You've seen Chris Mosier around. He's the first transgender athlete to make the men's national team. He was the first transgender athlete featured in this year's body issue of ESPN magazine. He also appeared in a Nike ad released during this year's Olympic games in Rio.
Of all those accomplishments, the last reall sticks out for Mosier.
"Since I was a kid, it's always been a dream to be in a Nike ad," he tells Out. "It's a great storytelling piece. A lot of people, a lot of athletes, identify with facing a challenge and pushing through."
Mosier is an accomplished athlete, but when he talks about his achievements over the last year, he lingers over the moments when he could bring more visibility to transgender athletes--especially young and aspiring athletes.
"My experience would have changed drastically if I had someone to look to when I was questioning my identity," he says. "I never saw myself reflected in the greater sports community. When you can compete, and excel, in your sport and still be your authentic self--that's when barriers get broken down."
Nike released Mosier's ad in time for the Rio Olympics, where at least 50 openly lesbian, gay, and bisexual athletes are competing--no out transgender athletes though. Still, would Mosier call the presentation in Rio a game changer for athletics?
"No," he says. "Look at the media coverage. Same-sex partners don't get the same attention as heterosexual partners. Writers and broadcasting still won't acknowledge our partners, our relationship. This doesn't mark a game-changing moment, but it does mark a path of progress that we are on at every major sporting event."
He specifically mentions the report from The Daily Beast on online dating in the Rio Olympic village. The LGBT community panned the article as homophobic and a danger to athletes who weren't out yet.
"You wonder why there aren't out athletes? It's because of stories like that," Mosier says. "Those stories humiliate and shame us. Stories like that could risk our careers, our livelihoods--everything we've worked so hard could be taken away with one careless post."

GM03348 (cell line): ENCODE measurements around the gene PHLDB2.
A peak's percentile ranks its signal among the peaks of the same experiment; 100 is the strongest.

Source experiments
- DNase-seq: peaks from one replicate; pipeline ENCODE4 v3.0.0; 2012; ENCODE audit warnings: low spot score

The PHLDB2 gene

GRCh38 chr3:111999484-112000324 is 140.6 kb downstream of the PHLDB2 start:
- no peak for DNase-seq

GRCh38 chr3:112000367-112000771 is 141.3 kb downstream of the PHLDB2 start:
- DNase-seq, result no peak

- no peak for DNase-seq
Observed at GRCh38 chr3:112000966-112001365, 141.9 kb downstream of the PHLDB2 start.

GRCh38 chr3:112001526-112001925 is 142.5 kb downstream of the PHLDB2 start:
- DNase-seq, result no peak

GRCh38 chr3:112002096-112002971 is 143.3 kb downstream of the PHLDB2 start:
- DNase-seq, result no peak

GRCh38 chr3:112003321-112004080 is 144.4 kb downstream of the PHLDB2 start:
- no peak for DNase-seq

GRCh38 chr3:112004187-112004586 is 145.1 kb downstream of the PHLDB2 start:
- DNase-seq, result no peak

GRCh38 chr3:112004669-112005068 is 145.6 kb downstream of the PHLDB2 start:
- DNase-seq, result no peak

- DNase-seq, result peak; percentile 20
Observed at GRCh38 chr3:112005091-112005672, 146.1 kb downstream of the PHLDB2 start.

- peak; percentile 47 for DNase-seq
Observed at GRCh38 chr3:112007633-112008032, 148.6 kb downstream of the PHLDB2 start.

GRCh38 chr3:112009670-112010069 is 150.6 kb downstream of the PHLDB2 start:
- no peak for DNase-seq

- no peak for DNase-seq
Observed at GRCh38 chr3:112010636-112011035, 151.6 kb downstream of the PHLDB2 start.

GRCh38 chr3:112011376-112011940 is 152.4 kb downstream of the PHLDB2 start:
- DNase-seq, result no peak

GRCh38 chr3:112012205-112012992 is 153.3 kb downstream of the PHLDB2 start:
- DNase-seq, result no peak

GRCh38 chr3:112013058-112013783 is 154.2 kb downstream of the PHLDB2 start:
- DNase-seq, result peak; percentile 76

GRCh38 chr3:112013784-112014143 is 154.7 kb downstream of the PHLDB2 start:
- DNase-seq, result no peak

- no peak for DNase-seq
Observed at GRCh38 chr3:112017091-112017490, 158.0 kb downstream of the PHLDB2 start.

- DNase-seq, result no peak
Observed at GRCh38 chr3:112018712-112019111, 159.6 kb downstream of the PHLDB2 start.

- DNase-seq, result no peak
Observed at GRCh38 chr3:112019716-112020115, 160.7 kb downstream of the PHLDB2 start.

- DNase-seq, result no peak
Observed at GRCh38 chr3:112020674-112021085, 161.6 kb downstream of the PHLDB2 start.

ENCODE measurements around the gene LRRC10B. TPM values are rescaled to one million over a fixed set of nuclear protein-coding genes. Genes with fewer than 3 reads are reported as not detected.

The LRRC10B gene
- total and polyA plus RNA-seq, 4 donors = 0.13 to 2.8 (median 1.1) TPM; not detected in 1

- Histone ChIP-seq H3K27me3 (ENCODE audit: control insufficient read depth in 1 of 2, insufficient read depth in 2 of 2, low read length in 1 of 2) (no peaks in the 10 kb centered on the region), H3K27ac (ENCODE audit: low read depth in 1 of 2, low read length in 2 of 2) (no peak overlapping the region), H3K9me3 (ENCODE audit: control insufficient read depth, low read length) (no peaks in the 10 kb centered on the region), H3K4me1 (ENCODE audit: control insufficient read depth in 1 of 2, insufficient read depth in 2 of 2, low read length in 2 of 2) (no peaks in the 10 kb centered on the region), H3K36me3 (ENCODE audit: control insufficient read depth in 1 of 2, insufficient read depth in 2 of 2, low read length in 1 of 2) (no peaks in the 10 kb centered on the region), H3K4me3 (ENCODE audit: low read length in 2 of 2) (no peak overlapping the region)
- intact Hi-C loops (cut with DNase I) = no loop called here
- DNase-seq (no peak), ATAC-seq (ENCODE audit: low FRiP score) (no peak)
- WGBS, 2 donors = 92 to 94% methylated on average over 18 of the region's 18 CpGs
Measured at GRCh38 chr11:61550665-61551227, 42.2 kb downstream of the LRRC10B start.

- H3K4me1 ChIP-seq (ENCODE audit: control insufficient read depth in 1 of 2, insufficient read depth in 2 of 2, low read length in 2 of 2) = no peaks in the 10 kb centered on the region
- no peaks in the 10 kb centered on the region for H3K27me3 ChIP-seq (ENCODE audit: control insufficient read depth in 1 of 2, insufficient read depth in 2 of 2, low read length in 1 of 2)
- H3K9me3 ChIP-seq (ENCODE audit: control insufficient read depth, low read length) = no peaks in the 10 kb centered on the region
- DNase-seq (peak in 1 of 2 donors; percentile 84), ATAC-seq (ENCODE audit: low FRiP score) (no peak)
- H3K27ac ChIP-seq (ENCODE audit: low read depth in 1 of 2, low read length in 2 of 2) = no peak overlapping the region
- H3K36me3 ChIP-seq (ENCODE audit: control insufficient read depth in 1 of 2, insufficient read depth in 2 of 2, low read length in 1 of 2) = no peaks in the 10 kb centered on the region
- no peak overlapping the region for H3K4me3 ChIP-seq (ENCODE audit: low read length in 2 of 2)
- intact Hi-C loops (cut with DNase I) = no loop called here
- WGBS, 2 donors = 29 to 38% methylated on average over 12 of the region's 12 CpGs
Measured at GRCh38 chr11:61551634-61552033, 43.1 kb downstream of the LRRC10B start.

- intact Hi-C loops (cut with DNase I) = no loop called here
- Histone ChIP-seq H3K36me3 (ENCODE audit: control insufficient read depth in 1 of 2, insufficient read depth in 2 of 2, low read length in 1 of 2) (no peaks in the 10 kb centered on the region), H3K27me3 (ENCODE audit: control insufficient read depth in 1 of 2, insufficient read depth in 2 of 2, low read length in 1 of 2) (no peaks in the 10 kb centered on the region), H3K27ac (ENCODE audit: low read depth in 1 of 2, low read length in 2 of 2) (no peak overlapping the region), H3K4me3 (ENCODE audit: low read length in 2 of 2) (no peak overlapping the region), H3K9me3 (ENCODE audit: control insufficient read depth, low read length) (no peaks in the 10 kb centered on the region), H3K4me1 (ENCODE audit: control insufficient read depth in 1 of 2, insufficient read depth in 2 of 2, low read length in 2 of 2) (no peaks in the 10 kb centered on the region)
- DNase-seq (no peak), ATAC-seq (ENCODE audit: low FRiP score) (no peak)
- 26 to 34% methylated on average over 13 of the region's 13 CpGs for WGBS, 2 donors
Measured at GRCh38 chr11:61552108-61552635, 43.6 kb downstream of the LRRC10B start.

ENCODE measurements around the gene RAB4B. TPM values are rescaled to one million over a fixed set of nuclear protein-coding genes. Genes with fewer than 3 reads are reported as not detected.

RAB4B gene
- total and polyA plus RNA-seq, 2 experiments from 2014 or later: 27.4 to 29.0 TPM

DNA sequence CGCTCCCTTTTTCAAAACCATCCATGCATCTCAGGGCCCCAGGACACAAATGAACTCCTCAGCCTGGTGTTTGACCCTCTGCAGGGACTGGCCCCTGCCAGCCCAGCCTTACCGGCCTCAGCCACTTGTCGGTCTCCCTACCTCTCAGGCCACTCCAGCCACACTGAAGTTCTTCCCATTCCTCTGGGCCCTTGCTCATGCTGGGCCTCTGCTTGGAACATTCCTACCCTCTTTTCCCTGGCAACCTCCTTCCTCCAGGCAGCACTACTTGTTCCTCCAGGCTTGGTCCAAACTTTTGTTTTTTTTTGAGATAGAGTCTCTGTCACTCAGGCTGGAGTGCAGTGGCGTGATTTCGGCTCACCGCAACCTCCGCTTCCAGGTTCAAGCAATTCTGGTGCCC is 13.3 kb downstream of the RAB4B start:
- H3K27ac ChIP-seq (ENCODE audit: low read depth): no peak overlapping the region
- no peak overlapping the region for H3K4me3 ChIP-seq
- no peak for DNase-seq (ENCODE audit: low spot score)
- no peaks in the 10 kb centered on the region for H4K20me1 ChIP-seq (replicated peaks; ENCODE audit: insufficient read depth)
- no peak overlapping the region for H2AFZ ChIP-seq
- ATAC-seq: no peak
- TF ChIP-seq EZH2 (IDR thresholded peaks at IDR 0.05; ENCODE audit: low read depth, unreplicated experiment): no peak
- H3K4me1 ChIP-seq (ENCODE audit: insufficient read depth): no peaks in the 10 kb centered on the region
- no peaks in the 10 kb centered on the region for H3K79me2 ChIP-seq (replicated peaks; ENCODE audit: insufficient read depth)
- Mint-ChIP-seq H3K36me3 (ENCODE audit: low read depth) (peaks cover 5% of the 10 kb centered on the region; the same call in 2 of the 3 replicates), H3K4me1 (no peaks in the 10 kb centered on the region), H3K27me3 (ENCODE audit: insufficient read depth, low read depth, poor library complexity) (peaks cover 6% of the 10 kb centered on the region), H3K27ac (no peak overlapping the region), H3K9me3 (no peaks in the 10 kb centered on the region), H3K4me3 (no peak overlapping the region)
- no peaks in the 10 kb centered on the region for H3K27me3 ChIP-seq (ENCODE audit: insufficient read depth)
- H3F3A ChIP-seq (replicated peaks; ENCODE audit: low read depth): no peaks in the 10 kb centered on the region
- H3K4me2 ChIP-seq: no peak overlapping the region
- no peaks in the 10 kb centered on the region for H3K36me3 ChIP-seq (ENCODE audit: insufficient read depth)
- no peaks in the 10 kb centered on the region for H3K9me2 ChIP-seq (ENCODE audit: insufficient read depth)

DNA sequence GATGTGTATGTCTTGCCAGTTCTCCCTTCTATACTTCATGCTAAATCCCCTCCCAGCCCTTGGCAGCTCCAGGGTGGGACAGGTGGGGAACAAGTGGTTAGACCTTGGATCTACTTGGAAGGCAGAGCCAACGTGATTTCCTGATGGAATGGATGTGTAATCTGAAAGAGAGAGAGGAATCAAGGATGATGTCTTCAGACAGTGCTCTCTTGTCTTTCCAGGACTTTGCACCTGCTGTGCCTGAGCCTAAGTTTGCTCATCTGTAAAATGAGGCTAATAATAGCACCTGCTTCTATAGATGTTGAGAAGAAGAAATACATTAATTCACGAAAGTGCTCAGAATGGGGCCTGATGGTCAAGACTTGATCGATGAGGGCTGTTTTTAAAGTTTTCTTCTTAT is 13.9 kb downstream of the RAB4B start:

However, Mosier also praised the power of stories in pushing athletic organizations to change. He credited his story and his appearance in the ESPN body issue--the first transgender athlete to be featured in the annual special edition--with compelling the International Olympic Committee to accelerate their decisions regarding transgender competitors in the duathlon world championships.
And of course, he loved the photographs.
"My body is not reflective of all trans bodies, certainly," he says, laughing. "But the story got people talking about trans inclusion in a way they hadn't before. To see a trans athlete's body in a major sports magazine humanizes us as athletes and challenges our sports groups to see us that way."
While Mosier enjoys blazing his own trail, he believes the next milestone for LGBT athletes won't necessarily be the next out Olympian, or even the first out trans Olympian. The next step starts with young athletes.
"We need more inclusive policies in high school, in youth sports," he says, "especially for young trans women. I got my male privilege when I transitioned. When I competed against cisgender men, when I won against them, it was so positive. It was almost a non-story. Trans women don't have that same experience in athletics. We need to amek sure we can include them in a way that is safe for them. That's the next conversation we need to have."